Safe and Sound: ‘Diagnosis to Victory,’ Part 1
ALBANY, Ga. (WALB) - For the month of October, Safe and Sound has been dedicated to Breast Cancer Awareness. The four part series is called “Diagnosis to Victory.”
For Part 1, we focus on the initial diagnosis of breast cancer.
Mona Mccoy is a survivor.
She was in good health and decided to skip a mammogram in 2016 after having no issues with ones before.
Mccoy stressed how much of a mistake missing just one yearly breast exam changed her life forever.
“2017, I went to get my mammogram, and there was a notice of abnormality, and I was asked to come back and get a follow up visit,” she said.
This was different from previous appointments when she was given the all clear.
"So, anybody that gets a call from the nurse, it’s nerve racking and very anxious and stressful,” Dr. Shailaja Sappati said.
Sappati is over the Carlton Breast Center of Excellence at Phoebe Putney Health System.
She is the one who looks at the mammograms to determine if there is a problem that needs to be addressed. She also helps patients figure out the next steps in their process.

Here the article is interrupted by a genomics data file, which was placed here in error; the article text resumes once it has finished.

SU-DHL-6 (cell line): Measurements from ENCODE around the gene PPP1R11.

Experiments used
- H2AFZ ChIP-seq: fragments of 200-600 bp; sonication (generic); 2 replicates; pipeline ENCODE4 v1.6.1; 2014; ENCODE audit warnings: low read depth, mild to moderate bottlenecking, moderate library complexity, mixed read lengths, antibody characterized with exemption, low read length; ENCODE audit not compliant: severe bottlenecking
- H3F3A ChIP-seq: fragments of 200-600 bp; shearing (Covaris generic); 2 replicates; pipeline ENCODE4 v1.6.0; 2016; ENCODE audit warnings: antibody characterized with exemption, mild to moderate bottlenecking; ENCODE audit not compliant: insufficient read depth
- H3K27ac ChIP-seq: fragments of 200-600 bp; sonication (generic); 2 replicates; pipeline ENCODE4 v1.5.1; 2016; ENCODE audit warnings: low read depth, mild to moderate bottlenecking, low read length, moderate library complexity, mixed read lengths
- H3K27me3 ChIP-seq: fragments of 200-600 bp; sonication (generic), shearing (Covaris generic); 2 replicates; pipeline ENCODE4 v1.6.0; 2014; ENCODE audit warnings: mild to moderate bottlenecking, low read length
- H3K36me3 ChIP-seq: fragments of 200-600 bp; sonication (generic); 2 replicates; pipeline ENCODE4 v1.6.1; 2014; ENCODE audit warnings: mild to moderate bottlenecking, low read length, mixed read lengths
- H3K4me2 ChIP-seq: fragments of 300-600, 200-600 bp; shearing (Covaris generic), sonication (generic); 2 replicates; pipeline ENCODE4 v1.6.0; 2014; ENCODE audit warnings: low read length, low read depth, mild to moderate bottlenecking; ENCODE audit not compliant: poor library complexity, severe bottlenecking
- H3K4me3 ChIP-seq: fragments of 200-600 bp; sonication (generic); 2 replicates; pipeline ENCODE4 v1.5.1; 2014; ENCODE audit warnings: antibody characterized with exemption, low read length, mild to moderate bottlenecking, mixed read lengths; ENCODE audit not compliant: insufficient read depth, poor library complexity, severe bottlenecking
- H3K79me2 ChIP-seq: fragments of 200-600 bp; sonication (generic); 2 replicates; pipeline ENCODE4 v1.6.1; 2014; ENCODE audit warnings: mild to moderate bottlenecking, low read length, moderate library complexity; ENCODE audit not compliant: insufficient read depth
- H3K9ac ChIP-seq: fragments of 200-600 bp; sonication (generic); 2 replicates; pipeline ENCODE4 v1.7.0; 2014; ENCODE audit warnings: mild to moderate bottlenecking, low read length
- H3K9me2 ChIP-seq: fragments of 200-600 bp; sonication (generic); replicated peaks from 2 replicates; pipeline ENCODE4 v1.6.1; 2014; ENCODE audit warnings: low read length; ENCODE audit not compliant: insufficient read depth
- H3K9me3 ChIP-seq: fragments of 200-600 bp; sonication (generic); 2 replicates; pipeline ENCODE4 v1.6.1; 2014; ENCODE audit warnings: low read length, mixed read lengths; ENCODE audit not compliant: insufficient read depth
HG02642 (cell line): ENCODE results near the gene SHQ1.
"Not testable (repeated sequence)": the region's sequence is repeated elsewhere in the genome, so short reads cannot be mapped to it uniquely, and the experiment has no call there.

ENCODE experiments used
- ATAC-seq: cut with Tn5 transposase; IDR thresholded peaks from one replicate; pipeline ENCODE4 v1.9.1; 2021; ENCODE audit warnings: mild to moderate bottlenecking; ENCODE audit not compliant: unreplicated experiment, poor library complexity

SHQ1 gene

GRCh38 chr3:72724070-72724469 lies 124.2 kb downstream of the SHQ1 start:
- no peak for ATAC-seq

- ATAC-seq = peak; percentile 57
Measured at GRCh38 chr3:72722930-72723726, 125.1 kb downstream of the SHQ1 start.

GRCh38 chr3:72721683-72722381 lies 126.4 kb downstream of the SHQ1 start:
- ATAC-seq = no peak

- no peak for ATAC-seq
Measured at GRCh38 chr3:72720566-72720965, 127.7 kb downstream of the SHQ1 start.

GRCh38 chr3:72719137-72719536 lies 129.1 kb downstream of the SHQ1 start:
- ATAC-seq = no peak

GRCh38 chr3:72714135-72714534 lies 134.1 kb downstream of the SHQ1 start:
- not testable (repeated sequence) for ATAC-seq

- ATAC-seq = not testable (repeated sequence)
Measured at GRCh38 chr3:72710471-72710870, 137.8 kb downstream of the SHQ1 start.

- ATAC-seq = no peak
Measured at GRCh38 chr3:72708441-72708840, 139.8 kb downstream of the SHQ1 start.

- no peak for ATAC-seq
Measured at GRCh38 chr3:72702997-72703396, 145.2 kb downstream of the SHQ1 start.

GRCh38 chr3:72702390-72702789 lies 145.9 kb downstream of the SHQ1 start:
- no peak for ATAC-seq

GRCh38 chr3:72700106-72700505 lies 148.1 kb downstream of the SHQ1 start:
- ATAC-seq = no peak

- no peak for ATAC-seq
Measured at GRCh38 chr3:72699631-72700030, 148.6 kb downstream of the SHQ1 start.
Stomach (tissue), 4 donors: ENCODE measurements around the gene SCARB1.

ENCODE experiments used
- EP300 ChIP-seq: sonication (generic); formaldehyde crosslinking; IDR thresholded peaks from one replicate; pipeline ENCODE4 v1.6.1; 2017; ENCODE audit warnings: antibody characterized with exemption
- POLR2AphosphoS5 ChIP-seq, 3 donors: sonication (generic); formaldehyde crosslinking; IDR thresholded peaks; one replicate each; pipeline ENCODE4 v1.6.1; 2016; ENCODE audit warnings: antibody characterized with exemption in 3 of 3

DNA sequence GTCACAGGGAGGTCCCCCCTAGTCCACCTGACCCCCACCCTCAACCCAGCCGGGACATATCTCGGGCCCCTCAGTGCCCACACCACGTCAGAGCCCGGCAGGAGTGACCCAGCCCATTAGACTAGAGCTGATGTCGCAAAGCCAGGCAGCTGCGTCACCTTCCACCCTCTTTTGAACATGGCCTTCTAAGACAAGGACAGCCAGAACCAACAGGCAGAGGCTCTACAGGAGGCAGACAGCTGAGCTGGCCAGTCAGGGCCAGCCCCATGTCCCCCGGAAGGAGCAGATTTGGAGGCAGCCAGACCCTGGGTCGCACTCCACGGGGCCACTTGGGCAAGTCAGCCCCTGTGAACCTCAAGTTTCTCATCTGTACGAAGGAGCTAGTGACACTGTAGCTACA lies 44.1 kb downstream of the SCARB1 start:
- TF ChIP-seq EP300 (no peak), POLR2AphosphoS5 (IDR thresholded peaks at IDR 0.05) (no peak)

She says about 80 percent of the people that are called back have benign tumors, but that wasn’t the case for Mccoy.
“Because I waited, the cancer advanced, and I had a stage two diagnosis. I was upgraded to a stage three diagnosis,” she said.
Mccoy said receiving that diagnosis was humbling because she knows she could have taken action prior to this point.
“Once I received the diagnosis, it was very weighty, but I’m a person that’s kind of a shake it off and let’s get up and get moving and move on,” she said.
She said that it was only because of a strong support system from the nurses, her family and close friends that she was able to make it through.
Over the next three weeks, WALB will take a closer look at Mccoy’s journey, including that support system, the treatment process and the decisions she had to make for her body and the ultimate victory.
According to The National Breast Cancer Foundation, this type of cancer that will affect 1 in 8 U.S. women in their lifetime.
“I just cannot stress enough the importance of getting your annual mammogram, so that you can be able to know the status of your health, as soon as possible. Each year, to make sure that you can be proactive in your health management and not have to be on the journey and the adventure that I’ve been on in terms of a breast cancer diagnosis,” Mccoy said.
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